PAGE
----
News & Stories


Red Dress Day – Missing and Murdered Indigenous Women, Girls, and Two-Spirit People

April 29, 2024

In 2010, a Metis artist based in Winnipeg, Manitoba hung hundreds of empty red dresses in public places to represent the missing and murdered Indigenous women, girls, and two-spirit people (MMIWG2S). Her aim was to bring awareness and confront the violence this population experiences. May 5th has been officially recognized as Red Dress Day; a day to honour Missing and Murdered Indigenous Women, Girls, and Two-Spirit People.

According to a report published by the RCMP in 2014, 1,017 women and girls who identified as Indigenous were murdered between 1980 and 2012 — a homicide rate roughly 4.5 times higher than that of all other women in Canada.

A national inquiry was launched in 2016, and over three years 231 calls to justice were developed from the inquiry to create lasting change in this country. These calls to justice are recommendations for governments, businesses, and individuals.


Calls for all Canadians include the following:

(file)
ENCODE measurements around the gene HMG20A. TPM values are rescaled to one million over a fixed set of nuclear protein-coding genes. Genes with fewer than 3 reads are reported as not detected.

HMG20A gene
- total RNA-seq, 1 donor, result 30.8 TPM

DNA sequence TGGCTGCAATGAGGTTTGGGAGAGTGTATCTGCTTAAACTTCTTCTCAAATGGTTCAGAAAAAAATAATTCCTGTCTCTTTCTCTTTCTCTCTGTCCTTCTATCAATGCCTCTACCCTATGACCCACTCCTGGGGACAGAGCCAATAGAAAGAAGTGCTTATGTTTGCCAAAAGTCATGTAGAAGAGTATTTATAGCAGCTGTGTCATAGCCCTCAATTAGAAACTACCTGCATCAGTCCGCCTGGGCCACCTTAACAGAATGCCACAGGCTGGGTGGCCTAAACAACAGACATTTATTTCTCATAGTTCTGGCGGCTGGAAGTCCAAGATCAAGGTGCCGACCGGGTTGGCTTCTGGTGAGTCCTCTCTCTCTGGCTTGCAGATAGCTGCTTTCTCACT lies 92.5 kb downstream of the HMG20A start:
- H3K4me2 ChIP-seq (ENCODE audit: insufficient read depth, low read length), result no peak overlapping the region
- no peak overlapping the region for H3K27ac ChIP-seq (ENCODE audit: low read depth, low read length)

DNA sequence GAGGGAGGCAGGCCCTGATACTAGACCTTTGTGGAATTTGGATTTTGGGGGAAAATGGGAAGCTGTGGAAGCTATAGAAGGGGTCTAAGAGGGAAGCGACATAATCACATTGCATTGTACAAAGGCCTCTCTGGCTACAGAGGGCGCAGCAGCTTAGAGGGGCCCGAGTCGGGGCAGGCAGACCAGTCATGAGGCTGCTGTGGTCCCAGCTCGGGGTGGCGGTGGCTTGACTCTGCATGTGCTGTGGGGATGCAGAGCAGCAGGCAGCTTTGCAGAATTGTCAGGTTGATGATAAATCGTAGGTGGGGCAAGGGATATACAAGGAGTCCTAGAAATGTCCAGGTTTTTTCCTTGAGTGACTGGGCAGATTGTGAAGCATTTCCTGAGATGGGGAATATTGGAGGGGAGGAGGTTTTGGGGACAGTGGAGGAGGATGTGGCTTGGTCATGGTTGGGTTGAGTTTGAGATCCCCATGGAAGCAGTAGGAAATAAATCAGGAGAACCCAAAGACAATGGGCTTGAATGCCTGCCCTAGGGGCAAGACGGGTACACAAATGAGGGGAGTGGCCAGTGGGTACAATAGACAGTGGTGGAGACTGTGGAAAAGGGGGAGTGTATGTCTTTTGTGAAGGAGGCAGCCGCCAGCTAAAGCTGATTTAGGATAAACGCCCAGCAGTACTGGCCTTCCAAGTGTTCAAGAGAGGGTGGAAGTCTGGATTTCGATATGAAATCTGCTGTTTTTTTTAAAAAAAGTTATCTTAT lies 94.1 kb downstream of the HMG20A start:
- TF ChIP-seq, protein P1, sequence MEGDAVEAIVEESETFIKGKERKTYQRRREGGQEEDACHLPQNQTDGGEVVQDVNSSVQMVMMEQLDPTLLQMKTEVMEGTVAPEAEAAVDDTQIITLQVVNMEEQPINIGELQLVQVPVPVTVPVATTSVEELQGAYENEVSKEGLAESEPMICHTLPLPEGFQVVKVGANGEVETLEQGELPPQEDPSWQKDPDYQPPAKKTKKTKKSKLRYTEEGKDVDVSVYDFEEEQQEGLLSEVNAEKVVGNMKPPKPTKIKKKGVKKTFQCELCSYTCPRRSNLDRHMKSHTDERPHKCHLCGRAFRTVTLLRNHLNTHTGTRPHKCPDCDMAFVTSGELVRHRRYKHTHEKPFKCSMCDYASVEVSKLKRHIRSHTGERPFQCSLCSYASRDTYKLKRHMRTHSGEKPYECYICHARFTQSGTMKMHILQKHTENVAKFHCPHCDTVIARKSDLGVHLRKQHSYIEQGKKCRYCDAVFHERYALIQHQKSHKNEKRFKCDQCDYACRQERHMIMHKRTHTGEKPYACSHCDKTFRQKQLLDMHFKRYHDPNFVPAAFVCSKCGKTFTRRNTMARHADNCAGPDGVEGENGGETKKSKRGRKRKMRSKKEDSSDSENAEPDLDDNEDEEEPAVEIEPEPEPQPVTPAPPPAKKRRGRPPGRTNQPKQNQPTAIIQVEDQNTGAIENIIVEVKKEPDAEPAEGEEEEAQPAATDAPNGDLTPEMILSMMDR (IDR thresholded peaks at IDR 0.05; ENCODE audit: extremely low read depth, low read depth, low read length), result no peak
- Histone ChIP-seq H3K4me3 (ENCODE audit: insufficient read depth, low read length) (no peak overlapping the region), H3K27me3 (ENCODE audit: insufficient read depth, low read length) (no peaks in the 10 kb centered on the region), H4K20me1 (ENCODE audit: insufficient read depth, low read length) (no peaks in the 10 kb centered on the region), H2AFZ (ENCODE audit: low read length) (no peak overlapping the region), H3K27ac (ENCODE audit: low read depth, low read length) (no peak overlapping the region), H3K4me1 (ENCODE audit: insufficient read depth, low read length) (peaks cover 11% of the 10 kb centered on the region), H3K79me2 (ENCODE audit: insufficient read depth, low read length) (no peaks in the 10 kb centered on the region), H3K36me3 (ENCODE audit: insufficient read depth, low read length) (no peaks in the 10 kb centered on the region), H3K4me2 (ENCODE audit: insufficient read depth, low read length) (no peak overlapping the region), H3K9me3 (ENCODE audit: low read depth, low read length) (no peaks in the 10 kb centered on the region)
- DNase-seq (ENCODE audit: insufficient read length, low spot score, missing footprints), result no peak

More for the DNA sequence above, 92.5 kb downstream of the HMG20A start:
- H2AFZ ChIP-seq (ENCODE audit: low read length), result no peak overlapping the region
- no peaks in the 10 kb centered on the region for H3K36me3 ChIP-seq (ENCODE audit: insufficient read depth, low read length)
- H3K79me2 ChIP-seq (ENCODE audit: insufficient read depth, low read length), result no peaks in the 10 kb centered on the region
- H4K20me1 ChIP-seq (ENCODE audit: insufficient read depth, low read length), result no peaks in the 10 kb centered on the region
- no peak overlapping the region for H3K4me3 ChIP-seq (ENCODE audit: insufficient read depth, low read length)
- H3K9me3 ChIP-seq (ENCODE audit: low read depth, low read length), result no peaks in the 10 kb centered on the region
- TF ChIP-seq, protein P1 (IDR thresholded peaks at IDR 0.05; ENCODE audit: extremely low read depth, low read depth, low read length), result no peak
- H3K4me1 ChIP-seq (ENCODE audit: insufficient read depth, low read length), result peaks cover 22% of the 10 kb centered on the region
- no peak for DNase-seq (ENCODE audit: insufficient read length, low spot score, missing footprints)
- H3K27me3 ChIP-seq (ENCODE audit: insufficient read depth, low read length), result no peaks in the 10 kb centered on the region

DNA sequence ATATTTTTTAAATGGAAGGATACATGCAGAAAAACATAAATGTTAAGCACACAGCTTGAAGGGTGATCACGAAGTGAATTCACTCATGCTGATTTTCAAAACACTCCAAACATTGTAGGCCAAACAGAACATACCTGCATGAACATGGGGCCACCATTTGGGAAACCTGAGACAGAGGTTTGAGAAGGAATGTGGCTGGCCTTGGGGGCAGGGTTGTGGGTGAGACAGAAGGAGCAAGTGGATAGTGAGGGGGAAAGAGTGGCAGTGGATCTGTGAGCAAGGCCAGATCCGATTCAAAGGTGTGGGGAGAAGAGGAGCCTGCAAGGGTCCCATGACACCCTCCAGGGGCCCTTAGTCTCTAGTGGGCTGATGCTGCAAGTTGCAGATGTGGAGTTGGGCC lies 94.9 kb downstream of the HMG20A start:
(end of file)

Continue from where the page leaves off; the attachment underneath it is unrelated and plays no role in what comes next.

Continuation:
• Denounce and speak out against violence against Indigenous women, girls, and 2SLGBTQQIA people.
  • Decolonize by learning the true history of Canada and Indigenous history in your local area.
  • Learn about and celebrate Indigenous Peoples’ history, cultures, pride, and diversity, acknowledging the land you live on and its importance to local Indigenous communities, both historically and today.
  • Confront and speak out against racism, sexism, ignorance, homophobia, and transphobia, and teach or encourage others to do the same, wherever it occurs: in your home, in your workplace, or in social settings.
  • Protect, support, and promote the safety of women, girls, and 2SLGBTQQIA people by acknowledging and respecting the value of every person and every community, as well as the right of Indigenous women, girls, and 2SLGBTQQIA people to generate their own, self-determined solutions.
  • Create time and space for relationships based on respect as human beings, supporting and embracing differences with kindness, love, and respect. Learn about Indigenous principles of relationship specific to those Nations or communities in your local area and work and put them into practice in all your relationships with Indigenous People.

As part of our commitment to truth and reconciliation, the Calgary Drop-In Centre is developing a three-module training series for staff to help us enact these calls to action, which will be released soon.

For more information about the national inquiry into missing and murdered Indigenous women, girls, and two-spirit, visit Reclaiming Power and Place: The Final Report of the National Inquiry into Missing and Murdered Indigenous Women and Girls